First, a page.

In other words, the doctors told the woman 1. what the risks to herself were 2. what the likelihood of her child living was so that 3. she could make an informed decision about what risks she was prepared to take. That is their job.

    Sometimes premature babies as young as twenty weeks live, but a fourteen-week old fetus is going to die. Is her safety worth so little?

    The nurse was not punished for her beliefs. She was punished for refusing to do her job–assisting in medical procedures.

  • AllisonC

    I have signed the Manhattan declaration. If a person is required to do something in fear of losing their means of livelihood (nursing license) that is wrong! Abortion is, at present, an elective surgery. To require anyone who is morally opposed to that procedure to participate is a violation of that individual’s rights. There are many nurses and doctors who seem to forget that “first do no harm” is part of the medical oath. Surely there were other nurses on staff that did not have any compunction to killing an innocent child.

  • Therese

    DF,

    Your perspective is a little too narrow for this high-risk labor and delivery nurse to tolerate. I have cared for many patients who had ruptured bags early in the pregnancy, were treated with antibiotics and had mixed outcomes – a few of the patients’ bags re-sealed and the pregnancy continued. Others went into spontaneous labor and delivered a non-viable fetus (early developmental term for the baby). Taking an active part in causing contractions to begin and, therefore, deliver the baby has not always been the protocol of choice.
    Also, those of us who will not actively participate in the death of another human being are generally the ones who voluntarily care for all of the mothers whose baby has died in utero and help her go through the labor and delivery of a dead infant. We are not refusing to do our job!!!!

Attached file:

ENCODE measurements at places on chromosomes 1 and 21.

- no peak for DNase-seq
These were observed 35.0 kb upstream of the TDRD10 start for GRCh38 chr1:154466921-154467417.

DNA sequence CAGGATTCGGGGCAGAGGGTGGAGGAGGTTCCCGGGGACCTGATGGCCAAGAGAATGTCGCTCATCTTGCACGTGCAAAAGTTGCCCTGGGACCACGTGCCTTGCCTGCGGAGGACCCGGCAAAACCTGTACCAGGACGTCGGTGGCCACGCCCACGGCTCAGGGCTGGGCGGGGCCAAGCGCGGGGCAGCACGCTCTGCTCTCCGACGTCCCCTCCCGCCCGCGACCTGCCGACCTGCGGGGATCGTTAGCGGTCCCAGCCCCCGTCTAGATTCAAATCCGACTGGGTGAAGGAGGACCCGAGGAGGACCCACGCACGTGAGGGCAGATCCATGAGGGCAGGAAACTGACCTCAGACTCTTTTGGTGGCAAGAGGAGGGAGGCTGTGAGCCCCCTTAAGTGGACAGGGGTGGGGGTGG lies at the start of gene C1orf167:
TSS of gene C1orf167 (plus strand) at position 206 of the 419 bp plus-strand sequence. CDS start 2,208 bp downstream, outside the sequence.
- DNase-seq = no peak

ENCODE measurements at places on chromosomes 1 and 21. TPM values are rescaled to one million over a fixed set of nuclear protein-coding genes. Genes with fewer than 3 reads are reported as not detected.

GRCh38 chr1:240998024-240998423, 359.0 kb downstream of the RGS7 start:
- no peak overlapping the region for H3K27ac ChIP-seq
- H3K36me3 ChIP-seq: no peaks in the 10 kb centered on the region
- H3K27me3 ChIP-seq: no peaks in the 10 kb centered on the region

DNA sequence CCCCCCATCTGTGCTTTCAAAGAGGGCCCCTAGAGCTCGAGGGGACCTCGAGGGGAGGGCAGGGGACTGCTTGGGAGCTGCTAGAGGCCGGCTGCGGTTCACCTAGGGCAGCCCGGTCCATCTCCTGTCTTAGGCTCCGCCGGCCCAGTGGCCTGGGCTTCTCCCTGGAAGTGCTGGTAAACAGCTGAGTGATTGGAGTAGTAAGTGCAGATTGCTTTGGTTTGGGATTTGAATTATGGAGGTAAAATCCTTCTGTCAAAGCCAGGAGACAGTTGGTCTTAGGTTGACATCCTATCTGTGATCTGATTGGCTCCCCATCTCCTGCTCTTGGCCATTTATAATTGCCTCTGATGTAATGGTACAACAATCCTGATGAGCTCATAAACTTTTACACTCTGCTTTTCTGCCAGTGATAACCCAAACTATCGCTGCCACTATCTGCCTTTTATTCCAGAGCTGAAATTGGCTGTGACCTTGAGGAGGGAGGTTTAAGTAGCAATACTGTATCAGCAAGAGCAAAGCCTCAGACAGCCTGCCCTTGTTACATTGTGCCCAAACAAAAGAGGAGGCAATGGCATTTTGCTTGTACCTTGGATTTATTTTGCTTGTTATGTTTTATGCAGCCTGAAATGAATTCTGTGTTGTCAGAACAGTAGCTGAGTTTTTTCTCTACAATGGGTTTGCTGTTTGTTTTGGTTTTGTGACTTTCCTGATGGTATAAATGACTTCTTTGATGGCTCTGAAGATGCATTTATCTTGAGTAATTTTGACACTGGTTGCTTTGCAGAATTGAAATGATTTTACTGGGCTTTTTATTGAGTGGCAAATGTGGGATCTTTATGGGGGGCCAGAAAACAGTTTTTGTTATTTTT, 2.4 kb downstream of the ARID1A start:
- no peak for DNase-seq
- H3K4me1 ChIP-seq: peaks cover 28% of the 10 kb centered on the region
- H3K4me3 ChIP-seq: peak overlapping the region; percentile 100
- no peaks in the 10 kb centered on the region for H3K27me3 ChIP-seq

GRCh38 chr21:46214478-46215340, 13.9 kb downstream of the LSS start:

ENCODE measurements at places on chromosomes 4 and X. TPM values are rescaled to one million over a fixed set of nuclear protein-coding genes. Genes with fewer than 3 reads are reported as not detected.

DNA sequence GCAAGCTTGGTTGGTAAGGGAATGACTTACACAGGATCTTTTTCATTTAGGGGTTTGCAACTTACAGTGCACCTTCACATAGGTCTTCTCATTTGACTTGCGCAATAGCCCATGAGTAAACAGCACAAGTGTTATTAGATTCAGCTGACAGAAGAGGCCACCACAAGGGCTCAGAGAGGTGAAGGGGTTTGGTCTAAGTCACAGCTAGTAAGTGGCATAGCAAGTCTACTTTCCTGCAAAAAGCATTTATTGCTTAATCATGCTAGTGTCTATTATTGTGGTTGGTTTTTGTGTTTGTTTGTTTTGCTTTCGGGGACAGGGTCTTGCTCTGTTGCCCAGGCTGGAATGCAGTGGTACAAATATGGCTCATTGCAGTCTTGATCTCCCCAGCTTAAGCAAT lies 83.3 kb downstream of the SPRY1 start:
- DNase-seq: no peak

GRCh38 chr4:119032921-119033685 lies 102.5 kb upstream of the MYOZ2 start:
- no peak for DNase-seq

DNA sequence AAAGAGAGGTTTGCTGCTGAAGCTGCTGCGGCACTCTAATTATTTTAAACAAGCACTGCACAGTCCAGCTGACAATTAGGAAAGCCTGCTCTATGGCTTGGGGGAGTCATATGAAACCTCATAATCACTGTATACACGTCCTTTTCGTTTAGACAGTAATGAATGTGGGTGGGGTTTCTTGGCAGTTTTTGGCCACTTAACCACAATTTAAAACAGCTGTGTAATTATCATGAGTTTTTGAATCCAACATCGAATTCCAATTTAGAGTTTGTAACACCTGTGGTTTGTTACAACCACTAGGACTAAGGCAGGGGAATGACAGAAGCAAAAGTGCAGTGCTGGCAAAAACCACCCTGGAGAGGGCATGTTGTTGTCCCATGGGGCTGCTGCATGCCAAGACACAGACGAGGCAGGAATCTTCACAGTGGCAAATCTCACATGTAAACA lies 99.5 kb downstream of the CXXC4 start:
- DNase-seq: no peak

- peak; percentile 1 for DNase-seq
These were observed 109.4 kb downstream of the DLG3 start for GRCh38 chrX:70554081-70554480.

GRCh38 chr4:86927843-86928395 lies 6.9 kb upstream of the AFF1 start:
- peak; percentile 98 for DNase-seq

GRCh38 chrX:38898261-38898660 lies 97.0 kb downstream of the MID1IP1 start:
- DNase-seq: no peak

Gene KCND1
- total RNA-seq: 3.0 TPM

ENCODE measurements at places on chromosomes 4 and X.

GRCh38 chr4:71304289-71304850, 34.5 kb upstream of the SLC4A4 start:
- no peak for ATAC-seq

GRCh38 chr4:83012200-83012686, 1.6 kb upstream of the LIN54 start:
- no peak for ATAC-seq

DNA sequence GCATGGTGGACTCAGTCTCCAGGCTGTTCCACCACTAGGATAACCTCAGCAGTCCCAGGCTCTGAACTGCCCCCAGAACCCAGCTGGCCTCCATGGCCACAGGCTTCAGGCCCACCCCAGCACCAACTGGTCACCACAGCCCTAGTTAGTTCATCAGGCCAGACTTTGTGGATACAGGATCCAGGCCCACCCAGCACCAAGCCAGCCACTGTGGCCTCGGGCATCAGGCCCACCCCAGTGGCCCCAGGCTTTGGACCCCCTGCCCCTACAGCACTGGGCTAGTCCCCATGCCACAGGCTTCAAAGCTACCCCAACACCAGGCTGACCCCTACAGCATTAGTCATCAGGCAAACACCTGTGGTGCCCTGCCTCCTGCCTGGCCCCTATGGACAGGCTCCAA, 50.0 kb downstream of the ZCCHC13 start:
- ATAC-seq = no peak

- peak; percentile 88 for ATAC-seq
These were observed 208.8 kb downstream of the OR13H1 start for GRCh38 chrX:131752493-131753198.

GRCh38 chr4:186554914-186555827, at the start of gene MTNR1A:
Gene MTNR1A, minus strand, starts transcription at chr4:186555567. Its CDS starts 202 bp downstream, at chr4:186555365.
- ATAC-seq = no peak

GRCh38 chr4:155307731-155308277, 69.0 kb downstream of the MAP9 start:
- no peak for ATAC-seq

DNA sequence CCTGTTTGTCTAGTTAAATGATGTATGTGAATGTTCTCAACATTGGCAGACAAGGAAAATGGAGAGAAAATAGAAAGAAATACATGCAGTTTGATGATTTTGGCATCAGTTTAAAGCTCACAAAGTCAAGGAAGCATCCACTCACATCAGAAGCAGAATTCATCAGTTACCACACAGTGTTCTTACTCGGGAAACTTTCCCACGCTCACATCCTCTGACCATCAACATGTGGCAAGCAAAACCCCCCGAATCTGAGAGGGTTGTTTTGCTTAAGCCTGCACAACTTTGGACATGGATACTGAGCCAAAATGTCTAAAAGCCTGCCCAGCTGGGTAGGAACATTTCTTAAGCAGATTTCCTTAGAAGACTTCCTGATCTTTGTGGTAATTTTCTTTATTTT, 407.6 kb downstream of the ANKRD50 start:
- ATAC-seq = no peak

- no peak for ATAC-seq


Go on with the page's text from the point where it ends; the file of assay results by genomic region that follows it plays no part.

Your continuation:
• krby34

    DRF – you are mixing up the stories an it creates a HUGE error in your logic.

    8 nurses refused to assist in a ruptured bag abortion and were found to be justified.

    1 nurse refused to participate in a 22 week old babies death for a non-emergency abortion. Was forced to participate under threat of employment. She is now suing the employer.

    Two different situations. The first had questionable viability for the babies survival with minimal risk to the mother and they were found to be RIGHT to refuse to participate. The second had a healthy mother and baby just two weeks from medically viable survival of birth but an abortion was being selected for unknown reasons and nurse was forced to assist against her wishes and it is still in question.

    All nurses did their jobs. All nurses had the right to determine what medical procedures they find to be objectionable and refuse to assist in them.

  • drea916

    We will see an increase of “green martyrs”: those who will lose their job/money for standing up for their beliefs. I think the nurse who assisted in the 22 week abortion should not have participated. They fire you-they fire you. If you do the right thing, God will provide.